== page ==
The overview includes an introduction to the course, guidelines on grading, and required texts.
This course is the first of a three semester series of courses designed to introduce you to the practice of research, particularly the applied side of quantitative research. The goal of this course to help you to prepare a paper that can be presented at a major research conference and, hopefully, submitted to a journal for publication.
To accomplish this goal, you will choose from among publicly available datasets. You will identify a research topic, then later a research question. You will create a dataset using the NCES survey and other publicly available sources. By the end of the semester, you will have a properly formatted and cleaned dataset, with auxiliary information from other sources included. Next semester we will analyze this dataset. By the end of May, you will complete a paper based on this analysis.
Along the way, you will develop skills that will be helpful in future work using any kind of data. This class has a strong emphasis on using programming skills to aid in the replication of work and to simplify complex analyses.
There will be a total of eleven assignments, which will be graded pass/fail. All assignments, unless otherwise stated, are due by midnight of the evening before the next class. Late assignments will not be accepted. These assignments will account for half of your grade. Collaboration on assignments is fine, though many of the assignments will ask you to work with variables and datasets of your own choosing.
At the end of the semester, you will need to present the results of your data collection efforts, with a summary paper of no more than five pages of text, accompanied by properly formatted tables and graphics. The summary paper and codebook will be due on December
Baum, C. (2006). An Introduction to Modern Econometrics Using STATA. College Station: STATA Press
Long, J.S. (2009). The Workflow of Data Analysis Using Stata. College Station: STATA Press
For this semester, both of these books are optional. I may recommend a few chapters from both as the semester progresses, but the class notes are the only required reading.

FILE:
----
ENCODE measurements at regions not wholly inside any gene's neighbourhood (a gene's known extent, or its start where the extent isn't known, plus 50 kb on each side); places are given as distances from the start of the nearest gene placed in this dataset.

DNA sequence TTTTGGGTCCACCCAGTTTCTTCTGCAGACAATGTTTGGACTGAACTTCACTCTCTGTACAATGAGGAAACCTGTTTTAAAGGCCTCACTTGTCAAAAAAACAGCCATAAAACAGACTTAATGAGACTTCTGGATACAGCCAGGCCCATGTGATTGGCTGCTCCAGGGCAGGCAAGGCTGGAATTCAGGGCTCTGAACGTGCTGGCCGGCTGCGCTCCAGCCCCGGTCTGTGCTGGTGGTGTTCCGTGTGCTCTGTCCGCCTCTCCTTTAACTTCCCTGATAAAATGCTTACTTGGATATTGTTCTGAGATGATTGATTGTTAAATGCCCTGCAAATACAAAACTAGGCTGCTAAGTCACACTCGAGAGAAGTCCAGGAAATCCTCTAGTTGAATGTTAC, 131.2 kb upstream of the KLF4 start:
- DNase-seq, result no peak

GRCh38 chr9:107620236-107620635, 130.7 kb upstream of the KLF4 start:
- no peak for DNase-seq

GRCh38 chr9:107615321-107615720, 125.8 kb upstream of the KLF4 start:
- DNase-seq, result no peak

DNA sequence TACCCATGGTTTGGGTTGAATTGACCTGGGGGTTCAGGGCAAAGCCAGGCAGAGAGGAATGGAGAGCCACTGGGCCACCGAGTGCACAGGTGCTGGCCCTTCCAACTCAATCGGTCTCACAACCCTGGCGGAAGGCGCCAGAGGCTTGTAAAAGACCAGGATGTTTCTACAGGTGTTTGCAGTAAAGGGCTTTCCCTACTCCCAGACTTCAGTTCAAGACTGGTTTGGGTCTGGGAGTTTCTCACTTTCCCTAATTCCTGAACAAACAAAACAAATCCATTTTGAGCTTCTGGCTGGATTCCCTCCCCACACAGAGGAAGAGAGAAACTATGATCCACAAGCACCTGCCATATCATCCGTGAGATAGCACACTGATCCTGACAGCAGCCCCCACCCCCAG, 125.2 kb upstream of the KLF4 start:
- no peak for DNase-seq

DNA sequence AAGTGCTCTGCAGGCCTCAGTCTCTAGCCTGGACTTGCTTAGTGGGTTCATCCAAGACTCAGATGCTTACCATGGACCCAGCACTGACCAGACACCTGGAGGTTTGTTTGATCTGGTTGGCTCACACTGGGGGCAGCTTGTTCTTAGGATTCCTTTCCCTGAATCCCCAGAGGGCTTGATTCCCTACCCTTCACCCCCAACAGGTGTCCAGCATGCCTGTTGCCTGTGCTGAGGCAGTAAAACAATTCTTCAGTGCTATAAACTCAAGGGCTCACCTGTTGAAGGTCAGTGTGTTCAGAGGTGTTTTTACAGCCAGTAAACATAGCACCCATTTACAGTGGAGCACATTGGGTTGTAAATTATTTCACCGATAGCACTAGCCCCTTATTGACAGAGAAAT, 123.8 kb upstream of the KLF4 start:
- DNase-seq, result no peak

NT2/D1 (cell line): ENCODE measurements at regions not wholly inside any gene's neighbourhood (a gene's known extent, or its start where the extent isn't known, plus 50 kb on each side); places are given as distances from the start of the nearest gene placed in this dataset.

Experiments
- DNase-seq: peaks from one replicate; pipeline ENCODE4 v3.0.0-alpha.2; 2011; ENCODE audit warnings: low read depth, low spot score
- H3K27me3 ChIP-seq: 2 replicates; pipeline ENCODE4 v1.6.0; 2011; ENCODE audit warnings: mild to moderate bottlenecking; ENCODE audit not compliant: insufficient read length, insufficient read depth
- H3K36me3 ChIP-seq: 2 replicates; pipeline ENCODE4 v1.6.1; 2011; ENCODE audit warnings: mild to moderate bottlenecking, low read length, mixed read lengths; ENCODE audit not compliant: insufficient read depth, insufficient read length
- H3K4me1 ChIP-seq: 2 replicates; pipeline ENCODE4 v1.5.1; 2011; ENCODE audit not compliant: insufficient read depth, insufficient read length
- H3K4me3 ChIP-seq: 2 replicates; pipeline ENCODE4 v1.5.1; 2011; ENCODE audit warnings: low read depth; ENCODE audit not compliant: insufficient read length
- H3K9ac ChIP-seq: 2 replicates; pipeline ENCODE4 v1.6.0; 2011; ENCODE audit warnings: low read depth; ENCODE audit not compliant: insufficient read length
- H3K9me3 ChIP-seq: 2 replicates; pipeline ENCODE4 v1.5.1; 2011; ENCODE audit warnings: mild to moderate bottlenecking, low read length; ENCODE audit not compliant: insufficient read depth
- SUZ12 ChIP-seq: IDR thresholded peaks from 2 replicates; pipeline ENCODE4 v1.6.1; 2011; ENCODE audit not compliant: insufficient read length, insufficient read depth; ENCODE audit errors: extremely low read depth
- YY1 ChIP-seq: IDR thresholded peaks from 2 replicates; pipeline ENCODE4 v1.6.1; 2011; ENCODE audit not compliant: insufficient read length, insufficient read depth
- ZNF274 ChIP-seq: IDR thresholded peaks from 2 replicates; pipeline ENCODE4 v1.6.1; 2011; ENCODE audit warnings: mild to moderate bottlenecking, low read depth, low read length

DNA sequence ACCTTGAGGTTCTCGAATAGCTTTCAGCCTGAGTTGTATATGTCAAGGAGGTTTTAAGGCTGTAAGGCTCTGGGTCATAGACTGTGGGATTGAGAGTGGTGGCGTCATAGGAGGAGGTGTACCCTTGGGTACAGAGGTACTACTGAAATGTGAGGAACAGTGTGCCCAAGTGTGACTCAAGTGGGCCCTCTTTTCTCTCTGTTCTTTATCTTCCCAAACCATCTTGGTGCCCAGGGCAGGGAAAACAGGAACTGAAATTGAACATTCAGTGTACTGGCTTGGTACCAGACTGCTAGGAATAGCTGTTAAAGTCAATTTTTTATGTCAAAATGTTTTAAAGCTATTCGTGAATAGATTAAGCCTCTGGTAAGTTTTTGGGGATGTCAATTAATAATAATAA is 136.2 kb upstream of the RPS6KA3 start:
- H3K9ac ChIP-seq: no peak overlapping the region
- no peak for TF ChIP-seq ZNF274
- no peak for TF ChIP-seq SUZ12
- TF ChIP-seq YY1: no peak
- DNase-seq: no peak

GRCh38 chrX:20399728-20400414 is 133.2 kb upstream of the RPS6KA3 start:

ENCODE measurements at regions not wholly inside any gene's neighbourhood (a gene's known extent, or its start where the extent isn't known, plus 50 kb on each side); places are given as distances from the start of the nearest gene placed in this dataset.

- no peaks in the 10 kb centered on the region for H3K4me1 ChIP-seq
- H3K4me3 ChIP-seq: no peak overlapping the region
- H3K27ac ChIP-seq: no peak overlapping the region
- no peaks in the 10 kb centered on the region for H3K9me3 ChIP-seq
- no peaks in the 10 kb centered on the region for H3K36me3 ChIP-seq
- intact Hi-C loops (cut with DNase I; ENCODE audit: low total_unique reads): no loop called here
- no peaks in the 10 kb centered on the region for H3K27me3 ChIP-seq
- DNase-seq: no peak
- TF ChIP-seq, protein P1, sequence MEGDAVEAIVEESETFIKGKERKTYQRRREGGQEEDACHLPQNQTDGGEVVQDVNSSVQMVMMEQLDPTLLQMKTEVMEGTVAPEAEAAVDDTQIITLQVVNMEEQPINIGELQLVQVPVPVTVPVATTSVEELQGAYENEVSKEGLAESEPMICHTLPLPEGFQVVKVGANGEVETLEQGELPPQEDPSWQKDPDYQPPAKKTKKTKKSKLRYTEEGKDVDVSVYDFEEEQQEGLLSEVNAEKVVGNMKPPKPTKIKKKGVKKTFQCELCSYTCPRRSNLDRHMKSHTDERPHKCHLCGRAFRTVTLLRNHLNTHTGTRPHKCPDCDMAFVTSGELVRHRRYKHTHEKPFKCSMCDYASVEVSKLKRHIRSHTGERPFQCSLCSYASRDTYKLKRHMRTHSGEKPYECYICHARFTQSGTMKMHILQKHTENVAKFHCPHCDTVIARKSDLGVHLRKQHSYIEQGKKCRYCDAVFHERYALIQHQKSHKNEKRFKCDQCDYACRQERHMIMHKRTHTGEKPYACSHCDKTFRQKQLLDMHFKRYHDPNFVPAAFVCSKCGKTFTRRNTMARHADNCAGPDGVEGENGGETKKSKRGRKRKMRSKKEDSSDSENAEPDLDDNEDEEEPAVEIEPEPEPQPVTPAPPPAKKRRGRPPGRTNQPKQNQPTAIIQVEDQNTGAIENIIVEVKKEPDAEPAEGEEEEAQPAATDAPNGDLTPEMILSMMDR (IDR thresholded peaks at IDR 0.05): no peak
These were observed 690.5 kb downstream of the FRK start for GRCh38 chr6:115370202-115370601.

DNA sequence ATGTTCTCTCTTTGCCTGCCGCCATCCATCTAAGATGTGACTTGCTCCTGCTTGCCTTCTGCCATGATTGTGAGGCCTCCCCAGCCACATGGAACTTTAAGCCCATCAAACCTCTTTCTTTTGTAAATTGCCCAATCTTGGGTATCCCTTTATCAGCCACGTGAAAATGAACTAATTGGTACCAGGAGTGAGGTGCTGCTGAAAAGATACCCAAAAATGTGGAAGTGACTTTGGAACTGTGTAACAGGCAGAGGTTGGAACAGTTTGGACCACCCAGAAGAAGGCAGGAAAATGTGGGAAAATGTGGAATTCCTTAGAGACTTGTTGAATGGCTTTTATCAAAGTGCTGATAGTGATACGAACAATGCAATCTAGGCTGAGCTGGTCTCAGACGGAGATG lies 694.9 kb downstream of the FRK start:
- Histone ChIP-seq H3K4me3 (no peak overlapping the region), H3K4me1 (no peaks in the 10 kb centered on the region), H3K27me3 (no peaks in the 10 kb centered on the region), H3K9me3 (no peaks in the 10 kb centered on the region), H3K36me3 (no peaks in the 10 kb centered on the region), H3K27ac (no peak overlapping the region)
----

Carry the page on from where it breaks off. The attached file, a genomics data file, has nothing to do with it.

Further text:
You need to have access to a working version of Stata 14. Stata is installed on computers on Peabody campus, including our classroom (Wyatt 130), and on stations in the Peabody library. You are not required to purchase Stata, but you will need to use it for class assignments. I strongly recommend, however, that you purchase it.
If you do purchase Stata, you will need at least Stata IC. Vanderbilt has what’s called a gradplan with Stata under which you can purchase the software at greatly reduced prices. Stata SE is a more powerful version of Stata that is useful for the larger datasets many of you may be working with.
Unless given other instructions, all assignment files should be submitted with the following naming convention,
yymmddis the year, month, and day in two-digit format (e.g., 150901)
file namedescribes the file (e.g., assignment1)
lastnameis your last name
For assignments, the year, month and day should be the day the assignment is due.
For this course, you are bound by the terms of the Peabody Honor System. Any breach of academic honesty, including cheating, plagiarism, or failing to report a known or suspected violation of the Code will be reported to the Honor Council. In particular, papers must assign credit to the sources you use. Material borrowed from another—quotations, paraphrases, key words, or ideas—must be credited following appropriate citation procedures (footnotes and bibliography). As mentioned above, collaboration is permitted on assignments but is not permitted on your summary paper and codebook. If you have any doubts, please ask me for clarification. Uncertainty about the application of the Honor Code does not excuse a violation.